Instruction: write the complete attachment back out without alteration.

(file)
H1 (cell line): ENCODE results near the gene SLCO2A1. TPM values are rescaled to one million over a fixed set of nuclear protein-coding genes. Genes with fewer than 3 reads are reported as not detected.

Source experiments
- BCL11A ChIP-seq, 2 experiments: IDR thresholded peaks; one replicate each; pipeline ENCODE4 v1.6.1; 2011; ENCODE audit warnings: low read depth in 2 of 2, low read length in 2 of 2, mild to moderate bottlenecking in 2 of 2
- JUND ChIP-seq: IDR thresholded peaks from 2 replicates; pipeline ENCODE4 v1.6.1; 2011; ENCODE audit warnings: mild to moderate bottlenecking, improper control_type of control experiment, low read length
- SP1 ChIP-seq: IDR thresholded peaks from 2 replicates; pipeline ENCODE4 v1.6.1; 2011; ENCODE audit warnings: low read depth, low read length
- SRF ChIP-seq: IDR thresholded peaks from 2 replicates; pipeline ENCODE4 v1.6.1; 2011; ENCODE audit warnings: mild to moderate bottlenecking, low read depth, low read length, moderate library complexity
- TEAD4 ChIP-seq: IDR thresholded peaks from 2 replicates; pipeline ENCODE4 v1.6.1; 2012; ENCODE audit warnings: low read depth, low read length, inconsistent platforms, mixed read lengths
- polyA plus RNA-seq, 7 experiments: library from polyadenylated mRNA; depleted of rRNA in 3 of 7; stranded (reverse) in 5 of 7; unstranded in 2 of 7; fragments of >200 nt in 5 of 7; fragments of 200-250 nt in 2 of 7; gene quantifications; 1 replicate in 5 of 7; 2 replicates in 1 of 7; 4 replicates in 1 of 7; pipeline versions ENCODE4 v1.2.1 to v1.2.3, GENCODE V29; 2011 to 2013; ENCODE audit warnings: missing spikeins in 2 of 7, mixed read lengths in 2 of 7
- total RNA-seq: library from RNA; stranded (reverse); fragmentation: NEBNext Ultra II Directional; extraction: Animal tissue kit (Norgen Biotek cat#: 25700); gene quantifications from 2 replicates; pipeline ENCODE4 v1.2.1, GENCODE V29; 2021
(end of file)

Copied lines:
H1 (cell line): ENCODE results near the gene SLCO2A1. TPM values are rescaled to one million over a fixed set of nuclear protein-coding genes. Genes with fewer than 3 reads are reported as not detected.

Source experiments
- BCL11A ChIP-seq, 2 experiments: IDR thresholded peaks; one replicate each; pipeline ENCODE4 v1.6.1; 2011; ENCODE audit warnings: low read depth in 2 of 2, low read length in 2 of 2, mild to moderate bottlenecking in 2 of 2
- JUND ChIP-seq: IDR thresholded peaks from 2 replicates; pipeline ENCODE4 v1.6.1; 2011; ENCODE audit warnings: mild to moderate bottlenecking, improper control_type of control experiment, low read length
- SP1 ChIP-seq: IDR thresholded peaks from 2 replicates; pipeline ENCODE4 v1.6.1; 2011; ENCODE audit warnings: low read depth, low read length
- SRF ChIP-seq: IDR thresholded peaks from 2 replicates; pipeline ENCODE4 v1.6.1; 2011; ENCODE audit warnings: mild to moderate bottlenecking, low read depth, low read length, moderate library complexity
- TEAD4 ChIP-seq: IDR thresholded peaks from 2 replicates; pipeline ENCODE4 v1.6.1; 2012; ENCODE audit warnings: low read depth, low read length, inconsistent platforms, mixed read lengths
- polyA plus RNA-seq, 7 experiments: library from polyadenylated mRNA; depleted of rRNA in 3 of 7; stranded (reverse) in 5 of 7; unstranded in 2 of 7; fragments of >200 nt in 5 of 7; fragments of 200-250 nt in 2 of 7; gene quantifications; 1 replicate in 5 of 7; 2 replicates in 1 of 7; 4 replicates in 1 of 7; pipeline versions ENCODE4 v1.2.1 to v1.2.3, GENCODE V29; 2011 to 2013; ENCODE audit warnings: missing spikeins in 2 of 7, mixed read lengths in 2 of 7
- total RNA-seq: library from RNA; stranded (reverse); fragmentation: NEBNext Ultra II Directional; extraction: Animal tissue kit (Norgen Biotek cat#: 25700); gene quantifications from 2 replicates; pipeline ENCODE4 v1.2.1, GENCODE V29; 2021